• Offer one-time grants to businesses hardest hit by the COVID-19 pandemic and subsequent shutdowns, including hotels and restaurants.
  • Provide police departments with funding for officer retention and recruitment bonuses.

It would also leave a four-year surplus of $2.1 billion while the Democrat plan would only leave a small, four-year ending fun balance of $348 million.

Democrats transportation plan

I also opposed the Democrats' Move Ahead Washington transportation plan. Republicans were left completely out of the negotiating process on the plan.

This partisan package spends $16.8 billion over 16 years. It raises fees and taxes by about $2.3 billion on Washington citizens, at a time when we don't need to and there is an operating budget surplus we can use. It doesn't adequately address maintenance and preservation needs, while pumping millions of dollars into public transit, bicycle and pedestrian paths, electrification of ferries, and expansion of electric charging stations across Washington.

Finally, it would transfer $57 million a year from the state's Public Works Assistance Account (PWAA). Our local governments rely on this account for local infrastructure projects, such as water and sewer, to improve their communities and economic opportunity. This is the wrong approach.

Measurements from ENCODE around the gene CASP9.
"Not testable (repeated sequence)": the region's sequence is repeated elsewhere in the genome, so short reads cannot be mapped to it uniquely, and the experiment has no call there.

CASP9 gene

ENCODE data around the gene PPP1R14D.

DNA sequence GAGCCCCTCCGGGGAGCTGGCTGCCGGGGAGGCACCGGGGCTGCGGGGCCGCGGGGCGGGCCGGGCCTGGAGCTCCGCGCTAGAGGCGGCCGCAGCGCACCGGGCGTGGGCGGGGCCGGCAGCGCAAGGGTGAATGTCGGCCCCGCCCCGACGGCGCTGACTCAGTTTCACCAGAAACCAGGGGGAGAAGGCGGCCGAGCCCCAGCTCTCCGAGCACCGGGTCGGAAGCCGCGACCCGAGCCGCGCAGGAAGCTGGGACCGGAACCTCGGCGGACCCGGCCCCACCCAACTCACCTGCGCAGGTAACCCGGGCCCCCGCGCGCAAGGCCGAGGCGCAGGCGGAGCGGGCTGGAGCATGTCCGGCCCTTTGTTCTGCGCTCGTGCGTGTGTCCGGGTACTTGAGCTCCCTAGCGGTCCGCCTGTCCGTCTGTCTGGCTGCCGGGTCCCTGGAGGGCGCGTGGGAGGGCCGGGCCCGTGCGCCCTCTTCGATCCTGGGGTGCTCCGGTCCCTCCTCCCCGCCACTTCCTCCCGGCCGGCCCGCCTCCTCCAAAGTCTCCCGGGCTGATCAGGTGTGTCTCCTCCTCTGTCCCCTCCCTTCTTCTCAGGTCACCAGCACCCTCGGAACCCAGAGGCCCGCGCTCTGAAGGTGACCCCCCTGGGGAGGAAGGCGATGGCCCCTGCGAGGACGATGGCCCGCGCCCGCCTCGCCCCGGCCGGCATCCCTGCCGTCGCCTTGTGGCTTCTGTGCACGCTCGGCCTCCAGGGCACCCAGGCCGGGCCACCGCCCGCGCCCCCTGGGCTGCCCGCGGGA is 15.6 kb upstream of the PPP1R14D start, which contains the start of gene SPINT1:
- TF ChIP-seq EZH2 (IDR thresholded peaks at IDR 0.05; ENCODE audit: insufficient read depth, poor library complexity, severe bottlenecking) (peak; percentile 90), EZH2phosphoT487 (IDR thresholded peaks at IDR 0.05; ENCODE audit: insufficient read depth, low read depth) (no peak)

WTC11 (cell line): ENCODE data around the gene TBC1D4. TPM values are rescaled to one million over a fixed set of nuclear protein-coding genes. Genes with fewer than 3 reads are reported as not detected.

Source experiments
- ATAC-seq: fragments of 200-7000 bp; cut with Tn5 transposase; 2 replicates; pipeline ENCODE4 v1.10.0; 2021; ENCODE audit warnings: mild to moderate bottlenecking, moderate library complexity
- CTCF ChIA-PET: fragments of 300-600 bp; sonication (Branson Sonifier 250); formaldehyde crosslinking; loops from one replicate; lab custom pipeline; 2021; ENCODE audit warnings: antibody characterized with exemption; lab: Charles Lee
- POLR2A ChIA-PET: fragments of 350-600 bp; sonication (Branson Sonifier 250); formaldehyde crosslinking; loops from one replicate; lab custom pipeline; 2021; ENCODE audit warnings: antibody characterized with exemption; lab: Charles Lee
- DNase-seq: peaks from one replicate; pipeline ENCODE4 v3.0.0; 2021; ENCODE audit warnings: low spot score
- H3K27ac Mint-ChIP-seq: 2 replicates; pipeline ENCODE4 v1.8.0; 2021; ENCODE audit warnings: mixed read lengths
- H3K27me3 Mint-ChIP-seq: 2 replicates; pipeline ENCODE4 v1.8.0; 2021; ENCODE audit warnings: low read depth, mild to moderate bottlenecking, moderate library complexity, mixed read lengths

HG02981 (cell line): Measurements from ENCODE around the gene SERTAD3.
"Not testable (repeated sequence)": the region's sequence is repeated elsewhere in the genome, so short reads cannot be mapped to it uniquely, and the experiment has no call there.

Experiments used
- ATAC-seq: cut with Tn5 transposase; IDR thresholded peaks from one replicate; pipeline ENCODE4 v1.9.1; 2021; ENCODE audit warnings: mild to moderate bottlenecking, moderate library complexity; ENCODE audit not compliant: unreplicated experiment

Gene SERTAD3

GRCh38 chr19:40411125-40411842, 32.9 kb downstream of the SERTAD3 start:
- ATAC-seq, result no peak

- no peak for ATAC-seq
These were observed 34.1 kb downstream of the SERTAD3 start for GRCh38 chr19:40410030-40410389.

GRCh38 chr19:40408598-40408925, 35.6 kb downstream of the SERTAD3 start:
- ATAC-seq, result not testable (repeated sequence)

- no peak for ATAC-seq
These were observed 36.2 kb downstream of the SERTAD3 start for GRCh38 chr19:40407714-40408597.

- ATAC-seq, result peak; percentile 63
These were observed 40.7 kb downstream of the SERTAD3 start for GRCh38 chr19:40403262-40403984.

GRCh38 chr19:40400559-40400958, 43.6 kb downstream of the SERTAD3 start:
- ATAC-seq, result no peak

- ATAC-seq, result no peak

Capital budget

The supplemental capital budget continued our historic capital investments in the 4th District and across Washington state from last year's record-breaking capital budget. The 2022-23 supplemental capital budget includes $397,000 for a renovation of the lodge at Mount Spokane, $100,000 for the Newman Lake Milfoil Reduction plan and $200,000 for continued improvements at Felts Field airport. For more information, click here.

This is on top of the $16.8 million in funds for community projects and other infrastructure needs we secured in last year's capital budget.

While the capital spending plan makes significant investments in K-12 school construction, broadband, school seismic safety, public works, and housing, it also continues our support for mental health. See graph below.

Stay in touch

While the 2022 legislative session is over, I am your state representative year round. Please do not hesitate to contact me if you have any questions, concerns, or issues related to state issues. I appreciate your input and feedback.

Thank you for allowing me to serve you!


Rob Chase

State Representative Rob Chase, 4th Legislative District
John L. O'Brien Building | P.O. Box 40600 | Olympia, WA 98504-0600
(509) 866-4094 | Toll-free: (800) 562-6000